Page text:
Late Tuesday, the company issued a brief statement, "Later in 2010 Microsoft will make a public beta available of a tool that allows Windows Phone 7 to sync select content with Mac computers."
What does that mean, exactly? It means that the desktop client will allow Windows Phone 7 users to sync their music, photos, and video content with iTunes and iPhoto (as long as said content is free of DRM shackles).
The Zune-Mac client is not the full Windows version of Zune software, and Microsoft didn't say anything about how or if it will allow Apple users to access Zune accounts and content. The Mac client also won't support major software updates for Windows Phone 7 devices, either.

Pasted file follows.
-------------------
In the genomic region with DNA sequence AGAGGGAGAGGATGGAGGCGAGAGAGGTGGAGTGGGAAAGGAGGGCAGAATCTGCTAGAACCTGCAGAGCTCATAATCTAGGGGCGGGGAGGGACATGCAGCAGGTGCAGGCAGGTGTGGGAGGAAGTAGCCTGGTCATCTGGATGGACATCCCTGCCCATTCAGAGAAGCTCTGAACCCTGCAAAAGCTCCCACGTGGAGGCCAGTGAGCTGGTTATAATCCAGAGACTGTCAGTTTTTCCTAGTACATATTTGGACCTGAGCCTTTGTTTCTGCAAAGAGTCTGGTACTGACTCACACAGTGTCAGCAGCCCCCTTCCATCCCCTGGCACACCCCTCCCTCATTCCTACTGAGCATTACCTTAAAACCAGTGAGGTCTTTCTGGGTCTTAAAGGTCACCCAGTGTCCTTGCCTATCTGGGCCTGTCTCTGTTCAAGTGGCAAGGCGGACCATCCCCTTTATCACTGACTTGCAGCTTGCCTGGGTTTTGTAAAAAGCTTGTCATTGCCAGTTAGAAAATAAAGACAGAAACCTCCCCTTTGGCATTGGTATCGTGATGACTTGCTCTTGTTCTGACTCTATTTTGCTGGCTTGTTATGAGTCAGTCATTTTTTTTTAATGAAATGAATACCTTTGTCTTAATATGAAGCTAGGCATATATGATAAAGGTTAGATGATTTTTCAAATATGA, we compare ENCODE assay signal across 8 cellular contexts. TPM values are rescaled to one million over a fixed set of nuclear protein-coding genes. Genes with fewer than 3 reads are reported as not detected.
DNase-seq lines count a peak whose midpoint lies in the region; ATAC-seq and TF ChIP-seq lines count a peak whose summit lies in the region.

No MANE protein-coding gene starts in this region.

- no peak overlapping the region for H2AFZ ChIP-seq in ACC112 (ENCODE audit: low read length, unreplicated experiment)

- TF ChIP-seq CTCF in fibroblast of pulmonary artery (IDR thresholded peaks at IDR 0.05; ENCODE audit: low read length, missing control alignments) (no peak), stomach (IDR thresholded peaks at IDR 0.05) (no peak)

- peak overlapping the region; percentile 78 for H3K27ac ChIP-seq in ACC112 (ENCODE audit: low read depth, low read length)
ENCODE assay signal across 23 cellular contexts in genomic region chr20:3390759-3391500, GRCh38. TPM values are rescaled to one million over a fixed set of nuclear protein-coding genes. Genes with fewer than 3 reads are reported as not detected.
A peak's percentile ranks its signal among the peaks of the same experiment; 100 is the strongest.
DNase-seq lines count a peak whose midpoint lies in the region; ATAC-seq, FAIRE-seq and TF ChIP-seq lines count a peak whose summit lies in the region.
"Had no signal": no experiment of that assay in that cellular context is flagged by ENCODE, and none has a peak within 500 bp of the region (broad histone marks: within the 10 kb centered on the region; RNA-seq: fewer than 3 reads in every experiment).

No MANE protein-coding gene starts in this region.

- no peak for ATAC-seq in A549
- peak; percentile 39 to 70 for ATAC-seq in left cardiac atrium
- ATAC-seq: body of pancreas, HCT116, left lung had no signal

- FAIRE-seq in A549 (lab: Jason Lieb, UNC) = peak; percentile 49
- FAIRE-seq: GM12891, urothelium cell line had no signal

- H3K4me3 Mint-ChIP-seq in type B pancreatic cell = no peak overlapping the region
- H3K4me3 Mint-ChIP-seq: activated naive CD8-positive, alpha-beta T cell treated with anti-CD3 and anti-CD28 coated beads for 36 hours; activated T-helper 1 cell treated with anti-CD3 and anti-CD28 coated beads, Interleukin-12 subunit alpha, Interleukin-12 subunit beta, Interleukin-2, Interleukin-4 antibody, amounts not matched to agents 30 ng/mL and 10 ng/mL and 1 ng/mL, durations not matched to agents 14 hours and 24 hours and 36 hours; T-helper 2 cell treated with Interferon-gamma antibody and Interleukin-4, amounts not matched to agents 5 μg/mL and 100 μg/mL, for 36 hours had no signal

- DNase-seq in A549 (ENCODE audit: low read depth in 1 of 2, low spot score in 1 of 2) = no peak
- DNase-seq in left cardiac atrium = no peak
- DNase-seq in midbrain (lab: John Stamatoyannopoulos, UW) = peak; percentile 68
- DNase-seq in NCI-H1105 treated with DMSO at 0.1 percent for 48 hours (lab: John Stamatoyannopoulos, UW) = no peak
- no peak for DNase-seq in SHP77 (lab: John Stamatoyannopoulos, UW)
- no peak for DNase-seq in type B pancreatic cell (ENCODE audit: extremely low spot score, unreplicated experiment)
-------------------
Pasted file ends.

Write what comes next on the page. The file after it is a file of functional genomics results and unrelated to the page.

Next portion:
Whether or not Microsoft wanted to develop Zune for Mac, this is a strategic step that it had to take. Part of Apple's success in convincing Windows users to buy the iPod, iPhone and iPad is that it created a Windows version of iTunes. This lets Windows users access iTunes content and the iPhone Apps Store from their machines and sync them fully with their iOS devices.
Apple knew early on it had to play that game in order to gain wider adoption of its devices. Now that Microsoft is the underdog, it has to employ the same tactic if it wants to win back customers